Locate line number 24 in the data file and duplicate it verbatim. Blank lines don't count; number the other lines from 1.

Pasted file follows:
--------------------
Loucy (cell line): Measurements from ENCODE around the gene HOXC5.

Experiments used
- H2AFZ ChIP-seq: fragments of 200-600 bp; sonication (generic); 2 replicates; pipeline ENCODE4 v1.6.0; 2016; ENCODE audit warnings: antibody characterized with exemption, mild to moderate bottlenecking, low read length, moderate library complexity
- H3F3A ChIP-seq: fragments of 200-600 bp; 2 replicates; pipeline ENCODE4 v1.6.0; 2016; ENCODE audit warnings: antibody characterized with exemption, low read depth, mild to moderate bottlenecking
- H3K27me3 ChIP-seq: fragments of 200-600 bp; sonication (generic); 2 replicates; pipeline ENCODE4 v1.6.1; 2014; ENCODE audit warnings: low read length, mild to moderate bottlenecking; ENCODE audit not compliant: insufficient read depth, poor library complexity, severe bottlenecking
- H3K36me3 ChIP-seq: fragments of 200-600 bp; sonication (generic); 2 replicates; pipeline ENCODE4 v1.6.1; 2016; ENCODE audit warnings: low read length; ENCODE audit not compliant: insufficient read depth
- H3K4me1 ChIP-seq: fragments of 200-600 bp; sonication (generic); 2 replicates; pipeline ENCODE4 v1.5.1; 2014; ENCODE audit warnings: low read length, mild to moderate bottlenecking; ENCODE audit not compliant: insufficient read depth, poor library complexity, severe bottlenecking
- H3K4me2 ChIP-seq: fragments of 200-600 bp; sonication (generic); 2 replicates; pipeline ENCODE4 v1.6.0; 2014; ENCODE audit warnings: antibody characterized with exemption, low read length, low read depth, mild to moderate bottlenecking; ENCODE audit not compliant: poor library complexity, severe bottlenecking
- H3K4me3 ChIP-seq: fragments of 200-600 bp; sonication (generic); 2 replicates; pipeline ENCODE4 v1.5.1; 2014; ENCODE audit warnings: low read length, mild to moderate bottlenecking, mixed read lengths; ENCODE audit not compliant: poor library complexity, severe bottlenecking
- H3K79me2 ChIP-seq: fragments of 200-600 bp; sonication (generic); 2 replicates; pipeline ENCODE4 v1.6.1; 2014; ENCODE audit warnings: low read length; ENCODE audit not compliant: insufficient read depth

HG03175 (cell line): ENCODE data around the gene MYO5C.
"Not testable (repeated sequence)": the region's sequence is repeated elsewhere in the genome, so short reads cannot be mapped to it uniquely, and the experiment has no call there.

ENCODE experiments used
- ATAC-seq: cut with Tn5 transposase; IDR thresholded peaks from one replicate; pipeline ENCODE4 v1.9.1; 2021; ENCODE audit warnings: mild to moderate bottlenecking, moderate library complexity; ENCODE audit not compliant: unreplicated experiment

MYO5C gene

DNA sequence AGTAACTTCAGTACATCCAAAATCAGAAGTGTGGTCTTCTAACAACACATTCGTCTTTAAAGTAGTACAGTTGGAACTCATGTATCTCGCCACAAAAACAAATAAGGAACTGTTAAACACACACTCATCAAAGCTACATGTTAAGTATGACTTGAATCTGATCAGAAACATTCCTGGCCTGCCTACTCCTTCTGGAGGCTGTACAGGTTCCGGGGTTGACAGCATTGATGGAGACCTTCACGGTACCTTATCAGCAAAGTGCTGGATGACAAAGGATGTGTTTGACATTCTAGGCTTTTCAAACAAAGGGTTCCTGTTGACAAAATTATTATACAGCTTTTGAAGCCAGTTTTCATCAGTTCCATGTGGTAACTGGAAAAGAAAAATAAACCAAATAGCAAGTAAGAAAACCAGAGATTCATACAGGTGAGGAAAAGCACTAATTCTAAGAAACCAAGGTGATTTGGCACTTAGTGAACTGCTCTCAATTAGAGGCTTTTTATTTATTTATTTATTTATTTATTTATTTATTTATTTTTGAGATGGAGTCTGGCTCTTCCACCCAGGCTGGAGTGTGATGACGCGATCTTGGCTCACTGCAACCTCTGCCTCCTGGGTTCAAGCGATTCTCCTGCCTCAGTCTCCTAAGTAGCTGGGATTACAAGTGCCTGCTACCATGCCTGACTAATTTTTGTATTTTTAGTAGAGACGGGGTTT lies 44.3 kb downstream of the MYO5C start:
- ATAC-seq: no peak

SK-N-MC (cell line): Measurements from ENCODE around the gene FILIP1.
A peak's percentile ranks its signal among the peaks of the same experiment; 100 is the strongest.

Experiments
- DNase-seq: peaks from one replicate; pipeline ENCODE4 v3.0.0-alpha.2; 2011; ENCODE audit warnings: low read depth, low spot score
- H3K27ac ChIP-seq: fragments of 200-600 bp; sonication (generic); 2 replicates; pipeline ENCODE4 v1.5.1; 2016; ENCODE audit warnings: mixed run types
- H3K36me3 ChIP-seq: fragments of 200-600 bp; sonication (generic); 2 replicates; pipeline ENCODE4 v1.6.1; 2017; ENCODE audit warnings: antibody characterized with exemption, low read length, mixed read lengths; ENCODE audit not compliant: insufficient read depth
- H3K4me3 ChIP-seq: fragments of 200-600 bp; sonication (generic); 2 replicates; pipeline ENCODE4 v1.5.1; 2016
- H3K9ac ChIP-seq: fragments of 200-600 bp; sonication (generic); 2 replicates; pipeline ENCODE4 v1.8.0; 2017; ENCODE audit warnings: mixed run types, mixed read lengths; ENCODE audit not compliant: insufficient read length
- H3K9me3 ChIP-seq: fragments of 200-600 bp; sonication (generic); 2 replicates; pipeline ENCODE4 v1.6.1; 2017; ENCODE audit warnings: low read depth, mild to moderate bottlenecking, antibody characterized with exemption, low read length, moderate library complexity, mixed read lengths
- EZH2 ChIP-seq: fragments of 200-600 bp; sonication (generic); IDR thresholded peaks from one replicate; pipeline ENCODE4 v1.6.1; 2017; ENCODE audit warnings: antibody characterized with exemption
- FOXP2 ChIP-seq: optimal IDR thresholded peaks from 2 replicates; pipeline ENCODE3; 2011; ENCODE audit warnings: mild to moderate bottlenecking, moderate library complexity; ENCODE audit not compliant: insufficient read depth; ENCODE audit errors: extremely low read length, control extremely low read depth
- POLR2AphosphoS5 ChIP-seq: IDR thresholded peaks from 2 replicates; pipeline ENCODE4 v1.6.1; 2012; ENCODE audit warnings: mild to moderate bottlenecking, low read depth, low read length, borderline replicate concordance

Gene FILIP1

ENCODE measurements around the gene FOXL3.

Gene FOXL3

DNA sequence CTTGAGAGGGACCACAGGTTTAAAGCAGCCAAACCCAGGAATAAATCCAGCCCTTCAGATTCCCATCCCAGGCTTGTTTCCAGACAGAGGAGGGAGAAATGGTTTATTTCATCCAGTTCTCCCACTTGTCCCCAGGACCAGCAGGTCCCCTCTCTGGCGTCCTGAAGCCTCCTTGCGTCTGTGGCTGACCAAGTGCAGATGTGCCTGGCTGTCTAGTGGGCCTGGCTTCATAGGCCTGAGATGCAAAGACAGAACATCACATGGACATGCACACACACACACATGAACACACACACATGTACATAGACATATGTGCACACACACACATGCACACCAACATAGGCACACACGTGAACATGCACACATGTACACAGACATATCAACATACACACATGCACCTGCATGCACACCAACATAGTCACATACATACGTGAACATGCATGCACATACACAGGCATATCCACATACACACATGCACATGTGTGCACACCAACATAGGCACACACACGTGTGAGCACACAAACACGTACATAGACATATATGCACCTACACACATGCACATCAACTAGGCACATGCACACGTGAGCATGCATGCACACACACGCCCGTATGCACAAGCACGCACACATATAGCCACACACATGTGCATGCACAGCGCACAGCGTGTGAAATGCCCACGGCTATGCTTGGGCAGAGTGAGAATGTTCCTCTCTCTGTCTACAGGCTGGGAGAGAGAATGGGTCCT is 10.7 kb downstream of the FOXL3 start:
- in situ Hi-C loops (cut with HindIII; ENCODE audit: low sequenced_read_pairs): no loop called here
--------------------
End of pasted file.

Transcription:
- H3K4me3 ChIP-seq: fragments of 200-600 bp; sonication (generic); 2 replicates; pipeline ENCODE4 v1.5.1; 2016